Occurrence of tick-transmitted pathogens in dogs in Jos, Plateau State, Nigeria

Mathew Adamu, Milana Troskie, David O Oshadu, Dikeledi P Malatji, Barend L Penzhorn, Paul T Matjila
Parasites & Vectors 2014 March 24, 7: 119

BACKGROUND: Canine babesiosis caused by Babesia rossi, transmitted by Haemaphysalis elliptica in South Africa, has also been reported from Nigeria. Although H. leachi (sensu lato) is widespread in sub-Saharan Africa, published literature on the occurrence of canine babesiosis is meagre. It has been postulated that the genotype of Babesia rossi Erythrocyte Membrane Antigen 1 (BrEMA1) may be linked to virulence of the specific isolate. The primary objective of this study was to detect and characterise tick-borne pathogens in dogs presented to a veterinary hospital using molecular techniques. In B. rossi-positive specimens, we aimed to determine whether the BrEMA1 gene occurred and to compare genotypes with those found in other isolates. Lastly, we wished to identify the tick species that were recovered from the sampled dogs.

METHODS: Blood specimens (n = 100) were collected during January to March 2010 from domestic dogs presented at an animal hospital in Jos, Plateau State, Nigeria. They were screened for the presence of Babesia/Theileria and Ehrlichia/Anaplasma genomic DNA using PCR and Reverse Line Blot (RLB) assays. Positive B. rossi specimens were tested for the presence of the BrEMA1gene using an RT-PCR. In addition, ticks were collected from dogs found to be infested during sampling.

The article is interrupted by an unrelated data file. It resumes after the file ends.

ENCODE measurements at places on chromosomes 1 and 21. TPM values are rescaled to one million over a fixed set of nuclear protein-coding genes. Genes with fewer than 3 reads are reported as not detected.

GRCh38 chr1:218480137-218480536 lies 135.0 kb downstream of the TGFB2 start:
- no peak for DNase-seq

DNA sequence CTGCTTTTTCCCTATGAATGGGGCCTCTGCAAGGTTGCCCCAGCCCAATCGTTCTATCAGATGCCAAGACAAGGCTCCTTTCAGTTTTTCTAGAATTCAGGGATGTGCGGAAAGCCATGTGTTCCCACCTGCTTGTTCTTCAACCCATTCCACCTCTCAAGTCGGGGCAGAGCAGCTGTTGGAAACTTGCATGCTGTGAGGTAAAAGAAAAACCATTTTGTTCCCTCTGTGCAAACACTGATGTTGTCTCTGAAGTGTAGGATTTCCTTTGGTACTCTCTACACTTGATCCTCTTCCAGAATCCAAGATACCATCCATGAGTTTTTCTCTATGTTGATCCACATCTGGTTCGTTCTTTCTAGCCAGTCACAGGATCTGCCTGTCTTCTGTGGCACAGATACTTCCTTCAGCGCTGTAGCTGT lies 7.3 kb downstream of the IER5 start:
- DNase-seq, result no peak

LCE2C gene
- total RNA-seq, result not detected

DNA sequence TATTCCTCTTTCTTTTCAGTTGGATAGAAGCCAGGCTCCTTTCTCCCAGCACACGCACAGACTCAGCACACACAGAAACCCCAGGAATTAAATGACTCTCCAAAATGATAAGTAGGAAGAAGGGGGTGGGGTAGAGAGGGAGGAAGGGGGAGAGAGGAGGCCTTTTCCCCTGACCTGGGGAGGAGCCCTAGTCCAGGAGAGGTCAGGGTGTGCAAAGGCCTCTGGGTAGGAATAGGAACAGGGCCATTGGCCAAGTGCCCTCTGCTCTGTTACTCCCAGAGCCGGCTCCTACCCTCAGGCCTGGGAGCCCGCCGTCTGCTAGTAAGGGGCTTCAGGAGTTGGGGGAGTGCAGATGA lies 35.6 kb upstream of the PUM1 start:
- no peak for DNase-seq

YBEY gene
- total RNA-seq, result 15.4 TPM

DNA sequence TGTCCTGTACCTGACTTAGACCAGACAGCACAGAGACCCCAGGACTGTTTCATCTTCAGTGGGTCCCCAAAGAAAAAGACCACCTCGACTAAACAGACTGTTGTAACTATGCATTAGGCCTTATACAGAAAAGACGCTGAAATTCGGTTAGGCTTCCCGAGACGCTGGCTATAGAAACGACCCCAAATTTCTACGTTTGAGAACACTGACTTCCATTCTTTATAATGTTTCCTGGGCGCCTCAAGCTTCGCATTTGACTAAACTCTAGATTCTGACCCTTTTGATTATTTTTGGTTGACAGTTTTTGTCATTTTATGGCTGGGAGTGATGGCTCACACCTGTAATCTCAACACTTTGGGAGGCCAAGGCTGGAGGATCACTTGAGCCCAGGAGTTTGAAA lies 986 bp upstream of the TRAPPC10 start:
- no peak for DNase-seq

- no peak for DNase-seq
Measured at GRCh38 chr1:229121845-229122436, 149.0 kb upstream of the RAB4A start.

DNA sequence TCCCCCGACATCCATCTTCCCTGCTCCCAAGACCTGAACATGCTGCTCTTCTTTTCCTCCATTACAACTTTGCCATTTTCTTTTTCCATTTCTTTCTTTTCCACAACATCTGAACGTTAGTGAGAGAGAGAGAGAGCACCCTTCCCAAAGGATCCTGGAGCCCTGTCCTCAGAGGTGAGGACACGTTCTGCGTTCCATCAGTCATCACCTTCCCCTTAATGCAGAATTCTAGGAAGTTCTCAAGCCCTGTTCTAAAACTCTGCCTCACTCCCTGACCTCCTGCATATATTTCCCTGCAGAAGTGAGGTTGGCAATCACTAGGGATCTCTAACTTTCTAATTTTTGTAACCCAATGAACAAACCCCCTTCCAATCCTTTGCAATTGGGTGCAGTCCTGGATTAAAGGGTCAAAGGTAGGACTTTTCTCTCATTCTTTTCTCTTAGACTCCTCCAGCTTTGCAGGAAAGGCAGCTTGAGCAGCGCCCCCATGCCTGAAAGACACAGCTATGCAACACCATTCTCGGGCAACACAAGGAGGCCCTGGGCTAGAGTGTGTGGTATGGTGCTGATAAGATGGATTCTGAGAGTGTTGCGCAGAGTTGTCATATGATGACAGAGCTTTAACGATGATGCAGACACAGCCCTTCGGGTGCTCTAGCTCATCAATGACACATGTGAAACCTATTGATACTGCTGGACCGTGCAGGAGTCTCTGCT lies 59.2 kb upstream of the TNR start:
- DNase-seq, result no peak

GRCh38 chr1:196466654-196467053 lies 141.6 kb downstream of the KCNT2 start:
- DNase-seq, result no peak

RESULTS: On RLB, 72 (72%) of the specimens were positive for one or more haemoparasites. Of the positive specimens, 38 (53%) were infected with B. rossi; 9 (13%) with Theileria sp. (sable); 5 (7%) with either Ehrlichia canis or Anaplasma sp. Omatjenne, respectively; 3 (4%) with Theileria equi; and 1 (1%) with B. vogeli and E. ruminantium, respectively. Co-infections were detected in 13 (18%) of the specimens. Results of RT-PCR screening for the BrEMA1 gene were negative. A total of 146 ticks belonging to 8 species were collected and identified: Rhipicephalus sanguineus 107 (73%), Haemaphysalis leachi (sensu stricto) 27 (18%), R. turanicus 3 (2%), and Amblyomma variegatum, H. elliptica, R. lunulatus, R. muhsamae and R. senegalensis 1 (1%), respectively.

CONCLUSIONS: Up to 8 tick-borne pathogens possibly occur in the dog population at Jos, with B. rossi being the most prevalent. The absence of the BrEMA1 gene suggests that B. rossi occurring in that area may be less virulent than South African isolates.

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